Song From the Sea

Arts Review

Song From the Sea

Dougherty Arts Center Theatre, through Oct. 9

This year marks the 15th season for Second Youth Family Theatre. All of the original company members, such as recently departed Artistic Director Rick Smith, are gone, leaving behind a company that's testing some new waters in theatre for young people. One example of this is Mike Kenny's Song From the Sea, whose premiere the company is giving on American soil. Kenny's 60-plus works are well-known in England and usually vie with long-established fables and fairy tales for production in children's theatre there.

His enjoyable script holds to the ideals of most typical American plays that instill hope with a smirk-and-nod moral. Kids can spot a disguised morality tale a mile away, but the enchantment in Kenny's tale eases the "pain" of being taught a lesson while reinforcing our belief in childhood as a time of innocence, unperturbed by adult reality.

In the midst of a noisy grownup world, an adorable blond boy named Josh hears a faint "yet beautiful" song (according to the narrator and grandmother, played wisely by Laurie Coker) that no one else seems to hear. Every night, the bedroom window flies up, the flat, featureless props wash away and disappear, and the boy falls into a deep-sea slumber. While flooding has been on everyone's mind of late, on stage these flooding dreams are the most pacifying parts of the production, with the water represented by sinuous silk in various shades of navy and teal and the sounds of rushing ocean waves soothing our ears.

Awake again, Josh goes to tell his family what he has heard. But his mother (Andrea Alvarez) loudly and monotonously vacuums in her business attire, his pigtailed too-cool-for-school older sister (Harmony Zambrano) dances to a boombox while doing homework, and his grandmother watches her game shows. As the boy hero, young Ian Christopher Blake frustratingly pulls on their skirts to get their attention, but only the grandmother listens. Together, the two of them trek through the city, left to the audience's imagination, and meet the beach.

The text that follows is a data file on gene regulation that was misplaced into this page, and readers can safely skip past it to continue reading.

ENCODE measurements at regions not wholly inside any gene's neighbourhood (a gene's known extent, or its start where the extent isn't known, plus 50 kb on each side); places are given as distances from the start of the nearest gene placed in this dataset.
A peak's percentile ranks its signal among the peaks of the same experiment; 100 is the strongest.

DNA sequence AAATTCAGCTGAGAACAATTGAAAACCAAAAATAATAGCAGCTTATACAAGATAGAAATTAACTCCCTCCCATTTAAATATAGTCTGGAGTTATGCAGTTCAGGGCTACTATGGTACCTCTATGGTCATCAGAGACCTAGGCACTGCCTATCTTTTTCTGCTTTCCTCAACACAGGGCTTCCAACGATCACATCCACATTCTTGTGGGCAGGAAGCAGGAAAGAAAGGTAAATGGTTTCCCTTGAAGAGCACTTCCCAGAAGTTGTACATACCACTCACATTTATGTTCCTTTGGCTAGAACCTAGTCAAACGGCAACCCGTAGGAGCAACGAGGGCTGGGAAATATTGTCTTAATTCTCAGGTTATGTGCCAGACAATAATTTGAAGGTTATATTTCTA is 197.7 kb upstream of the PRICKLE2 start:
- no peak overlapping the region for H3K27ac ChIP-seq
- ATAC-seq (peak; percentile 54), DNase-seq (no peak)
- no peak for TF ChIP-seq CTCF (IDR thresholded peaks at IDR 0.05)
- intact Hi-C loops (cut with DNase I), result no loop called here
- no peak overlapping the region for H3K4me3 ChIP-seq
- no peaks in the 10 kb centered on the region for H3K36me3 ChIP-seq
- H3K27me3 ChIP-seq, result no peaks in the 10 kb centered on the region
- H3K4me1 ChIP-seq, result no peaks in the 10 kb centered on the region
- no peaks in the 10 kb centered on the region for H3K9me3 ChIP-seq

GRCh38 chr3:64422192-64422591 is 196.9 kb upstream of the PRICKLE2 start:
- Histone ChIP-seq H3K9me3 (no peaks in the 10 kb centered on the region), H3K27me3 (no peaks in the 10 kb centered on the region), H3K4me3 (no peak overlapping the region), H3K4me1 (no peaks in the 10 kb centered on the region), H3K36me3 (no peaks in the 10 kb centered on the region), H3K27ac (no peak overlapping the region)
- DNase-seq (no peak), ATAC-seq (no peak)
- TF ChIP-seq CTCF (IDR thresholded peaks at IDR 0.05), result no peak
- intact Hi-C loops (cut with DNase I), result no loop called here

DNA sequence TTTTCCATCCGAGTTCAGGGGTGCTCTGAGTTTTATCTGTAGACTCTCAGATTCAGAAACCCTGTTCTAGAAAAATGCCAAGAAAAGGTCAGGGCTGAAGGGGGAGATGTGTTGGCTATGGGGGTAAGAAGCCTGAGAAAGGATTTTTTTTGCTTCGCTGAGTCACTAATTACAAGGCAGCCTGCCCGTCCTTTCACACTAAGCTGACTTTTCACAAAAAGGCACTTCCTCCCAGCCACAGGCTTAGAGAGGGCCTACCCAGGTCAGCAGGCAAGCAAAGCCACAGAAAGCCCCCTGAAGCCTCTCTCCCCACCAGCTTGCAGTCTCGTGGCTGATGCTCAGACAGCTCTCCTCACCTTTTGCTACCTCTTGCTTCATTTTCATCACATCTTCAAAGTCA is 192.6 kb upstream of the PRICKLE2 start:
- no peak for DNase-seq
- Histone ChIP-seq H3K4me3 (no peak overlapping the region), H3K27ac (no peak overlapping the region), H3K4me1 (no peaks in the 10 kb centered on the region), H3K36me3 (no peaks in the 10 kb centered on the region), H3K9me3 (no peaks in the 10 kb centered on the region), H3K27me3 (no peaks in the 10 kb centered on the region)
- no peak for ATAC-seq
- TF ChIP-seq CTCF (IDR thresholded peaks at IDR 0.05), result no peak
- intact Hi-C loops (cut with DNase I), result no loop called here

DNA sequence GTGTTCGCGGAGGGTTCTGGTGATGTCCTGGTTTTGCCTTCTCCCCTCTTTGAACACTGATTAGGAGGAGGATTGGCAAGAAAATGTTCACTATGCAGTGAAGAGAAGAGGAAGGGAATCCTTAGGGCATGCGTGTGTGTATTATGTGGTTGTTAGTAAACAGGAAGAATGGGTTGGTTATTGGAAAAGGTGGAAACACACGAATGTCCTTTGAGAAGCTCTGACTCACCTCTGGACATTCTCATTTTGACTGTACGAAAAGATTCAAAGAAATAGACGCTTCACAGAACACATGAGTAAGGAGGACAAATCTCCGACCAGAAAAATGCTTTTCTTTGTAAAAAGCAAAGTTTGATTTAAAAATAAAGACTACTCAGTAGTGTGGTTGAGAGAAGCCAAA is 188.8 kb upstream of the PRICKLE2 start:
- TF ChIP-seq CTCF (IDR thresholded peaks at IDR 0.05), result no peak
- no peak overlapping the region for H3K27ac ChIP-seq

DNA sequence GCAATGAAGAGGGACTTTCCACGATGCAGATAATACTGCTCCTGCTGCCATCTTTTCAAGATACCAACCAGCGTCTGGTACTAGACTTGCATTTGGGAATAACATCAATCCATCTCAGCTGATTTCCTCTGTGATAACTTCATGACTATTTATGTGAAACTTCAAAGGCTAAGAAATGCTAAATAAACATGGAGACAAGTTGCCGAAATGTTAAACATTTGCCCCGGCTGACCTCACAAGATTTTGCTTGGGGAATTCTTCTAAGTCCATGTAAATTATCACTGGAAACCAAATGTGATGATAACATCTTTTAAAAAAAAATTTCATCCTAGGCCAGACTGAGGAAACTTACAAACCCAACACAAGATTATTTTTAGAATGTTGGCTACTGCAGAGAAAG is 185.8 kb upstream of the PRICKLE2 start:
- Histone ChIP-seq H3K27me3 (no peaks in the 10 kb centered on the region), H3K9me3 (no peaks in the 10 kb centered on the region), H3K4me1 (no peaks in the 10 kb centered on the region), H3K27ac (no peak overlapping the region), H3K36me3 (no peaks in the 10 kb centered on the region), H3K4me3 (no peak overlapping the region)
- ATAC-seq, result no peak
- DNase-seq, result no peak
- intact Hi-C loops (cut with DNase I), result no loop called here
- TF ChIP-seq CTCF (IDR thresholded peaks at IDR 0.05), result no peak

Despite the fact that we never hear "the song," Director Sarah Rinner unfolds the tale like waves through scenes and energetic choreography. Josh swims, his arms flapping clumsily through the air, not really believing he is in water. It takes a few scenes for the audience to realize he is swimming with dolphins. In dreams, these charming and intelligent cetaceans can be signs of a child's mental development, and that's certainly true of Josh here. The dolphins (Leslie Finley and Mary Katherine Vigness), festooned with pastel ribbons, fly through the air in affectionate rhythms, nearly flawless to a child's eye.

Rinner avoids overdoing the nautical themes that might have left the audience green about the gills. She maintains a balance of reality and magic that washes calmly over the audience, trusting in her youngest viewers to imagine the city, the water, and the dolphins. Rinner believes that the play is about "trusting in that which you can't see with your eyes but know in your body."

Josh says, "I didn't want to come back. I wanted to stay with the dolphin forever. The dolphin told me a story and

made me come back." In telling his story, Second Youth transforms the Dougherty Arts Center into an oasis from the lingering summer heat, where tranquil waters offer an existence that is simple and free, full of children's laughter and splashing.

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